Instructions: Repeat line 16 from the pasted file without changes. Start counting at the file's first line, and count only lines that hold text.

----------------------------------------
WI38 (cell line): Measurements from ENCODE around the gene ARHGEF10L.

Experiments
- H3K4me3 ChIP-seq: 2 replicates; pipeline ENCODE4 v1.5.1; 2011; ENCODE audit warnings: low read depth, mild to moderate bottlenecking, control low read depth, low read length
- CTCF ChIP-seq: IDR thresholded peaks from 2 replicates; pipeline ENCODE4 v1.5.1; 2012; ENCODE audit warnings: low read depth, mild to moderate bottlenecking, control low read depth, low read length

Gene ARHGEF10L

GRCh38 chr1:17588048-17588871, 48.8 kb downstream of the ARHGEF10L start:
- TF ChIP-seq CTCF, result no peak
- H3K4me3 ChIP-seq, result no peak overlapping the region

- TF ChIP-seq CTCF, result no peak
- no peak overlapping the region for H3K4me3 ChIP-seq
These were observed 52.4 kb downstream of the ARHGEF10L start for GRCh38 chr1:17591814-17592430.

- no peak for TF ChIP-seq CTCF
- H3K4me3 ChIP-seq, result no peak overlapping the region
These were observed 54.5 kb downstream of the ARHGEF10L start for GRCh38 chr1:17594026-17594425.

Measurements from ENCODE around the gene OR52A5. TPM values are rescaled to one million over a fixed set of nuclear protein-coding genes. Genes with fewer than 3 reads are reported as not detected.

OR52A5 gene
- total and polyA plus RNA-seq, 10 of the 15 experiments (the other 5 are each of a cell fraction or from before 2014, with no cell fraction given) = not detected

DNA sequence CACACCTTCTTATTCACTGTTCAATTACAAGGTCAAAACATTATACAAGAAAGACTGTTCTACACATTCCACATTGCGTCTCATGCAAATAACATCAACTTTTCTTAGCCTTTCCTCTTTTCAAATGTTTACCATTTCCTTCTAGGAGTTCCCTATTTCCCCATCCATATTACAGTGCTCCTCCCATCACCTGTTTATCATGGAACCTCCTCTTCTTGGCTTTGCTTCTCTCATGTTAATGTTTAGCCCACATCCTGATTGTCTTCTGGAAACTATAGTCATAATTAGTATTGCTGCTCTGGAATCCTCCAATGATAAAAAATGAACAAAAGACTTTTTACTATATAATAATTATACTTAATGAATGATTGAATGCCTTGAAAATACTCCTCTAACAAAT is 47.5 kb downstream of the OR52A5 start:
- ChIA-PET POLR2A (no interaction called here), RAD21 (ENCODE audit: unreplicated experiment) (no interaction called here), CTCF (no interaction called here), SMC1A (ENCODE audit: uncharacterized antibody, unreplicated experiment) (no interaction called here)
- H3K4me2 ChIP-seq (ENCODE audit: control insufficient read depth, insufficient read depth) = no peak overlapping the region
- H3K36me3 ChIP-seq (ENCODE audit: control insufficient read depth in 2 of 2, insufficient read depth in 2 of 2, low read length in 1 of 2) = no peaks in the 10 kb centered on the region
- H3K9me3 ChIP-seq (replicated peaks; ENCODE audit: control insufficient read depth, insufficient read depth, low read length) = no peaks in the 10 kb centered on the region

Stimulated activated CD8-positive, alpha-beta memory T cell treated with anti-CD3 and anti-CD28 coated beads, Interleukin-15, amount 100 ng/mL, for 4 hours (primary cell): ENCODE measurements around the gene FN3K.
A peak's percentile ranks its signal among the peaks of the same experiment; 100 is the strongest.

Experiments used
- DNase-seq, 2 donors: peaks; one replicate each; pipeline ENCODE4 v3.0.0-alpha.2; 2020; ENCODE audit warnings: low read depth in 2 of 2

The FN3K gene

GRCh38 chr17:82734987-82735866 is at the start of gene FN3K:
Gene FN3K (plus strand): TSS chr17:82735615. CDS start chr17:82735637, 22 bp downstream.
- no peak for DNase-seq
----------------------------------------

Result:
OR52A5 gene